How maternal mental health alters biochemistry of fetal brain
According to Children’s National Hospital’s latest research piece, when pregnant women experience elevated anxiety, stress or depression, these prenatal stressors can alter the structure of the developing fetal brain and disrupt its biochemistry - even if these women have uncomplicated pregnancies and high socioeconomic status.
“Previously we found that 65% of pregnant women who received a diagnosis of fetal congenital heart disease had elevated levels of stress. It’s concerning but not surprising that pregnant women who wonder if their baby will need open heart surgery would feel stress,” says Catherine Limperopoulos, Ph.D., director of the Center for the Developing Brain at Children’s National and the study’s senior author. “In this latest study, we ran the same panel of questionnaires and were surprised to find a high proportion of otherwise healthy pregnant women whose unborn babies are doing well also report high levels of stress.”
To learn more about the implications for the developing fetal brain, the Children’s National research team recruited 119 healthy volunteers with low-risk pregnancies from obstetric clinics in Washington, D.C., from Jan. 1, 2016, to April 17, 2019. The women’s mean age was 34.4 years old. All were high school graduates, 83% were college graduates, and 84% reported professional employment.
“We report for the first time that maternal psychological distress may be associated with increased fetal local gyrification index in the frontal and temporal lobes,” says Yao Wu, Ph.D., a research associate working with Limperopoulos at Children’s National and the study’s lead author. “We also found an association with left fetal hippocampal volume, with maternal psychological distress, selectively stunting the left hippocampal volumetric growth more than the right. And elevated maternal depression was associated with decreased creatine and choline levels in the fetal brain,” Wu adds.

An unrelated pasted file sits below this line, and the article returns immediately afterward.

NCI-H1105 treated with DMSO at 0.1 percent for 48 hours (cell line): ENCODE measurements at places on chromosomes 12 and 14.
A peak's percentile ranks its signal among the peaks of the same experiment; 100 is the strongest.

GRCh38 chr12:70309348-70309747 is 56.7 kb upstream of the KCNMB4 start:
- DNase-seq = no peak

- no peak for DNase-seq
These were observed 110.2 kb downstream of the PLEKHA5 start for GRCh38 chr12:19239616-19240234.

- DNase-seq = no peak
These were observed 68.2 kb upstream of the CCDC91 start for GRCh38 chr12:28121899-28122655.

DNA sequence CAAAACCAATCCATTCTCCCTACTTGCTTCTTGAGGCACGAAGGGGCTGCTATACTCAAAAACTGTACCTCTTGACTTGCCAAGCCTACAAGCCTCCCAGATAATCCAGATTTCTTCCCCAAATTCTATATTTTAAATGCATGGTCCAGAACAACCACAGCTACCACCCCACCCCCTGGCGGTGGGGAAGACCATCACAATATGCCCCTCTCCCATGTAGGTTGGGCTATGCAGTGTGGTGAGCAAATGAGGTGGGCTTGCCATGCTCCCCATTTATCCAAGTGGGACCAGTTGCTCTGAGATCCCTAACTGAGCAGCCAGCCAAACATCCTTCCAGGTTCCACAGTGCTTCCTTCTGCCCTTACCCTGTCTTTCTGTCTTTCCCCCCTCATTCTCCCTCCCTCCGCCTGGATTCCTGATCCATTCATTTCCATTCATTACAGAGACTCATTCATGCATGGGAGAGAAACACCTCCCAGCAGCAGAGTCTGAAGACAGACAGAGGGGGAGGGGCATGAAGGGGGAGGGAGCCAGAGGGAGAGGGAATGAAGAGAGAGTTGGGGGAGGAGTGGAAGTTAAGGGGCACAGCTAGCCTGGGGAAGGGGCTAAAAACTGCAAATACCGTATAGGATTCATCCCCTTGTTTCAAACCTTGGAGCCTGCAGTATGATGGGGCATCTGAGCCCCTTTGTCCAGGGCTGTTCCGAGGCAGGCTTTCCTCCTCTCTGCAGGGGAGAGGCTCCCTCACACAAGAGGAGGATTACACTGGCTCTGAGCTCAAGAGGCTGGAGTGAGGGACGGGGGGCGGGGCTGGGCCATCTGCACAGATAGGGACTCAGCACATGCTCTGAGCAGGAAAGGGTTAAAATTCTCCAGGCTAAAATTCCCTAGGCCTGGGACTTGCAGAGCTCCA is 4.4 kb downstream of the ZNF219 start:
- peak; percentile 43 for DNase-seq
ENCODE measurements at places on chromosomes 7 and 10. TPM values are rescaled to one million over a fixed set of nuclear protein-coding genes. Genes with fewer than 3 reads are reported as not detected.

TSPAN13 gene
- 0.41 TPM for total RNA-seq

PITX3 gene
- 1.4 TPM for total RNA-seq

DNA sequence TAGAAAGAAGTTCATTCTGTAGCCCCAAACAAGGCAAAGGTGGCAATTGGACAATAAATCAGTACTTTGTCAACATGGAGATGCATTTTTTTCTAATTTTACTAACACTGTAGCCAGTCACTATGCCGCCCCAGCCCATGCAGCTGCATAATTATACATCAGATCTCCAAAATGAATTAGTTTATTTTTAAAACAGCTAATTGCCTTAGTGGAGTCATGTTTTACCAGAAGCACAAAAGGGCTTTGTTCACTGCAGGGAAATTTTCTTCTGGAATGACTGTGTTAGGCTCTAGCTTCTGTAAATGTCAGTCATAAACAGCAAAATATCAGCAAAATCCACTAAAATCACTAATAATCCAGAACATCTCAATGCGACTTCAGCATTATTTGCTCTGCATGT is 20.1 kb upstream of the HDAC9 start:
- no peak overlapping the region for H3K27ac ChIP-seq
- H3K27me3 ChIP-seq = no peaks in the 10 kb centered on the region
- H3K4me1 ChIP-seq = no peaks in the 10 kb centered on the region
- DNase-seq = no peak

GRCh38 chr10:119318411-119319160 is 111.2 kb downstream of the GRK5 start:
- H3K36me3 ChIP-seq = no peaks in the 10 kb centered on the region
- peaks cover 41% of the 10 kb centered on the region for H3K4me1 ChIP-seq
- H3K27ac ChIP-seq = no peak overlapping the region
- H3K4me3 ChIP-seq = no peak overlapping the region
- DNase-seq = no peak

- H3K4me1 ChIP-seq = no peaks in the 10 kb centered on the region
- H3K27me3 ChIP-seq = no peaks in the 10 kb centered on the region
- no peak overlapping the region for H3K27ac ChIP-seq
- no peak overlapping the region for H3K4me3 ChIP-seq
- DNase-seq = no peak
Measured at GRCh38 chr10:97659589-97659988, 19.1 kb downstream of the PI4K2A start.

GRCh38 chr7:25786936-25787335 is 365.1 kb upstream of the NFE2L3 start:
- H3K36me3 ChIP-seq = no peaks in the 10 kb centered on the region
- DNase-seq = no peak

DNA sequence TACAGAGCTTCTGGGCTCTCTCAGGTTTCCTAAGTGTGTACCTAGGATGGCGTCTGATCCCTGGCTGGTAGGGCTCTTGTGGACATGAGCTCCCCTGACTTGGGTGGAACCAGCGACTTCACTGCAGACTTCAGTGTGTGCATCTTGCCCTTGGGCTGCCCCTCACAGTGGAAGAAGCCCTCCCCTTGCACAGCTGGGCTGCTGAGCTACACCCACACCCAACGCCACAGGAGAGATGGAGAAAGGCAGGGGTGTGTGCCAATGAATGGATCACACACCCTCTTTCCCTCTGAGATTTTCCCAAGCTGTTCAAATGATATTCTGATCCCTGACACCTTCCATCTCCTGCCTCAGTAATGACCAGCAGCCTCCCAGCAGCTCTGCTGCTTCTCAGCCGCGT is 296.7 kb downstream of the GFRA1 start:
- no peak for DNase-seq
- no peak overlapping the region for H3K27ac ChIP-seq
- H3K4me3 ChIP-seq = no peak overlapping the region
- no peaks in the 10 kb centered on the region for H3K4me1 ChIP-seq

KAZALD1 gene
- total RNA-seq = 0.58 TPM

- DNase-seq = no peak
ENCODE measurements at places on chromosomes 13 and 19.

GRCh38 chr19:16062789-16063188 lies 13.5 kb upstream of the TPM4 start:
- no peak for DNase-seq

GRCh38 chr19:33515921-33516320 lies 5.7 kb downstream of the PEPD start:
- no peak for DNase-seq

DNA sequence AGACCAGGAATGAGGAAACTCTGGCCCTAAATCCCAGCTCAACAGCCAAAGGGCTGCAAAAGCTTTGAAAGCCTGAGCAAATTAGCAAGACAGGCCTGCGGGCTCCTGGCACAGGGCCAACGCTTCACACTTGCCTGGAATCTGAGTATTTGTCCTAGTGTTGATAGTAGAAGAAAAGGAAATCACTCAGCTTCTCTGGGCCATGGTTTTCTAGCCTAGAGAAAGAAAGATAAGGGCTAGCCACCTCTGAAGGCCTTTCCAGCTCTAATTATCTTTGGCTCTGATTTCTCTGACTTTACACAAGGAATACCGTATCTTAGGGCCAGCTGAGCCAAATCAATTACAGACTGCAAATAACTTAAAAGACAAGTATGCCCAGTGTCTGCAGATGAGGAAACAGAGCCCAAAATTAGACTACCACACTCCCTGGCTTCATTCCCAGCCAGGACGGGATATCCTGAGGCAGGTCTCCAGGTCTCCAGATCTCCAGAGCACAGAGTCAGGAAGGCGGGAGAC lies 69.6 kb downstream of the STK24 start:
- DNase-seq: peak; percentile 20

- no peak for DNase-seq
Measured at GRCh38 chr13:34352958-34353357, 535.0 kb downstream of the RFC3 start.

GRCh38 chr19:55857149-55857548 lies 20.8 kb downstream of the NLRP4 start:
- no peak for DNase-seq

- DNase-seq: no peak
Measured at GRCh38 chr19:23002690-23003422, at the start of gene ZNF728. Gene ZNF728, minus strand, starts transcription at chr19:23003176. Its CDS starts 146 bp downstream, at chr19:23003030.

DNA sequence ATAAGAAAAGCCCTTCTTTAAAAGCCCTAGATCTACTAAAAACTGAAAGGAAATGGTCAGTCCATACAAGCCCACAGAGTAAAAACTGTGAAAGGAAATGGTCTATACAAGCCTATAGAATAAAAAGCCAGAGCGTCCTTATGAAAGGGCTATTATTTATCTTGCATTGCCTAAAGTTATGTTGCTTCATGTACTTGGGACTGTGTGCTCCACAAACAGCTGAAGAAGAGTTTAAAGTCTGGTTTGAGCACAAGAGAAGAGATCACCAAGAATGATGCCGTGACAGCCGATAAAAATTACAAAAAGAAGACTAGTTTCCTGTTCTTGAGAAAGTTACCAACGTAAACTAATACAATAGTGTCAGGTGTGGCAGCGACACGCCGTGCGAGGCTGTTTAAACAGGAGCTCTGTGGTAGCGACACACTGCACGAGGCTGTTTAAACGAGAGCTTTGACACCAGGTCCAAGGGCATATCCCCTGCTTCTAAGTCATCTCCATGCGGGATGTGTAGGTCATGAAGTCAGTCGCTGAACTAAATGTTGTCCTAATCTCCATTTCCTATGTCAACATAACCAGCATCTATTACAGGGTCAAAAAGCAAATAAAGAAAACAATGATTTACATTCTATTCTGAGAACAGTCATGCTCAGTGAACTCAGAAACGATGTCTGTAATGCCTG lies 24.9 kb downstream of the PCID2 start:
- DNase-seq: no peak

Late in pregnancy at the time these women were recruited into the cohort study, the fetal brain grows exponentially and key metabolite levels also rise. Creatine facilitates the recycling of adenosine triphosphate, the cell’s energy currency. Typically, levels of this metabolite rise, denoting rapid changes and higher cellular maturation; creatine also is known to support cognitive function. Choline levels also typically rise, marking cell membrane turnover as new cells are generated and support memory, mental focus, and concentration.
“These women were healthy, and of high socioeconomic status and educational level, leading us to conclude that the prevalence of prenatal maternal psychological distress maybe underestimated,” Limperopoulos adds.